When it comes to careers, it helps to take into account your preferences and your personality. Some people don’t want to report to an office every day. They prefer to work alone, or with only occasional interaction with coworkers or customers. So, they choose such careers in construction trades, trucking, massage therapy, plumbing, or HVAC, among many other choices.
Other people love to report to the same, nice office and coworkers every day. They like learning a special trade or skilled work that involves working with customers, patients, or clients—so every day is the same, and yet different.
If you find you fall into the second group, you know what careers to rule out. If, however, you also are detail-oriented, analytical, technical—when it comes to office programs and various instruments—have good interpersonal skills, and enjoy helping as a team member, then you may want to consider becoming a dental assistant or a medical assistant.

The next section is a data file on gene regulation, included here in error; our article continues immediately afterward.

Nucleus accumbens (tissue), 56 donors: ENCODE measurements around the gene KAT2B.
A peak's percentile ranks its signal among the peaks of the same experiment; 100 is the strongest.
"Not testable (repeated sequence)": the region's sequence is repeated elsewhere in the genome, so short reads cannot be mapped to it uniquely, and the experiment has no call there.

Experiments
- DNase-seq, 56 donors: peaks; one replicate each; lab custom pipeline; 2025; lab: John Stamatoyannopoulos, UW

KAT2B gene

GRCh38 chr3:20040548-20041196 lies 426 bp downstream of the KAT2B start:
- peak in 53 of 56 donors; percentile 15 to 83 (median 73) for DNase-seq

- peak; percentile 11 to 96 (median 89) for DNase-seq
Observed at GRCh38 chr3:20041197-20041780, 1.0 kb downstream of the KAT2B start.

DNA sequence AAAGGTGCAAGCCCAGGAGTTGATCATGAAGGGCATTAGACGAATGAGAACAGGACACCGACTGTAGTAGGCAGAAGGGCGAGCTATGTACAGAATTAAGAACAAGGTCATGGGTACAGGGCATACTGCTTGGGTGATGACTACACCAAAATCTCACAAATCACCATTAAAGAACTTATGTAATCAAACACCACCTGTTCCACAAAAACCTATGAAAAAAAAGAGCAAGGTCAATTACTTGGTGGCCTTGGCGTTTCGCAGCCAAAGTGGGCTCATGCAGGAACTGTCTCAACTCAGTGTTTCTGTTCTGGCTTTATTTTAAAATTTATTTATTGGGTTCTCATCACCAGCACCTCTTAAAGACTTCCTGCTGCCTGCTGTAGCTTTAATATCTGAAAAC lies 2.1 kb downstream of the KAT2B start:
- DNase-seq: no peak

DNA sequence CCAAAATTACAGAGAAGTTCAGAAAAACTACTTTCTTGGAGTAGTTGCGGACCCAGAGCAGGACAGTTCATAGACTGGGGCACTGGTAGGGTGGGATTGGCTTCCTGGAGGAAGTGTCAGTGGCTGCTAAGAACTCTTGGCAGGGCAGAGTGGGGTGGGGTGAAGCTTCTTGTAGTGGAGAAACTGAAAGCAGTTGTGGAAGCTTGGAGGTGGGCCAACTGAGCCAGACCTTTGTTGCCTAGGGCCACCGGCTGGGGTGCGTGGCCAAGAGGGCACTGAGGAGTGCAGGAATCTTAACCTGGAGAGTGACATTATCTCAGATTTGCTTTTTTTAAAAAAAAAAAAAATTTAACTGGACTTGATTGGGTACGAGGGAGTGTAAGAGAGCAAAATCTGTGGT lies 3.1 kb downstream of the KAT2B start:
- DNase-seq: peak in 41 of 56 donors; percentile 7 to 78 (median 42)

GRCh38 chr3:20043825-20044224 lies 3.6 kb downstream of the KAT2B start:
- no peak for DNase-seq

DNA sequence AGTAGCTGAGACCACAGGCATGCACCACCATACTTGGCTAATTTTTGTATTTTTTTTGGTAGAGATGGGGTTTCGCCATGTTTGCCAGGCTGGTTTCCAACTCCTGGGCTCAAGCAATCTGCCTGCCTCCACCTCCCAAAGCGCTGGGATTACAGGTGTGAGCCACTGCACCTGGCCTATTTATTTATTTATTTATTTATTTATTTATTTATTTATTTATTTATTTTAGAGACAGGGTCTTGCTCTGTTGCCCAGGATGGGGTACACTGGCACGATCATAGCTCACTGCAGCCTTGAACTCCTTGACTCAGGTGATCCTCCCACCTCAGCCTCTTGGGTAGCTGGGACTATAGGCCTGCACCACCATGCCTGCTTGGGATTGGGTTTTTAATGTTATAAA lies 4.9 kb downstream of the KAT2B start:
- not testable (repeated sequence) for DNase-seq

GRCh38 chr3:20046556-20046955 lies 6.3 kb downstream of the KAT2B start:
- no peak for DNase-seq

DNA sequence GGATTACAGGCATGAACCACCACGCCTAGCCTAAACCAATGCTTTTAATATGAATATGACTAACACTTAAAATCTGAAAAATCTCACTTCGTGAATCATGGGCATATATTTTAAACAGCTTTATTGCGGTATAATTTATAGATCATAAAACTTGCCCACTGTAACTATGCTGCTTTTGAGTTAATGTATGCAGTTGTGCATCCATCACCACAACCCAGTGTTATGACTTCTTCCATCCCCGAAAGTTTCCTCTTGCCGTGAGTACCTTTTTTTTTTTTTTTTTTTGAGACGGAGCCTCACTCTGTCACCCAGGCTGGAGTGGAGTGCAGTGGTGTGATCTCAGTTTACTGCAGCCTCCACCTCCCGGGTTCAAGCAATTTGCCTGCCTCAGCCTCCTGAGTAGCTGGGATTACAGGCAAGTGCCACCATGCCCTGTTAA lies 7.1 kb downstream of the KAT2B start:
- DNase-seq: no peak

Have Helping Hands? Lend Them To These Careers
Dental assistants and medical assistants share the common goal of assisting professionals—physicians and dentists—in offices or healthcare office settings.
Both require knowing a variety of duties, some repetitive, some varied, yet all contribute to the successful operation of the overall office. Both assistant roles require similar amounts of training, offer similar salary levels and, best of all, lots of job opportunities.
If you’re interested in such work but wondering what the differences in these two roles are, this article may help you make the decision. It’s important to know, too, that in various surveys, more than 70 percent of medical and dental assistants report liking their jobs and believing their work helps make the world a better place.
What Are Medical Assistants?
Medical assistants work with physicians to complete administrative and clinical duties in a physician’s office, a hospital, or other healthcare facilities such as nursing homes or outpatient facilities. However, nearly 60 percent of medical assistants work in physicians’ offices.
Depending on which kind of office you work in, physicians’ specialties, and how large a practice or healthcare facility is, duties will vary.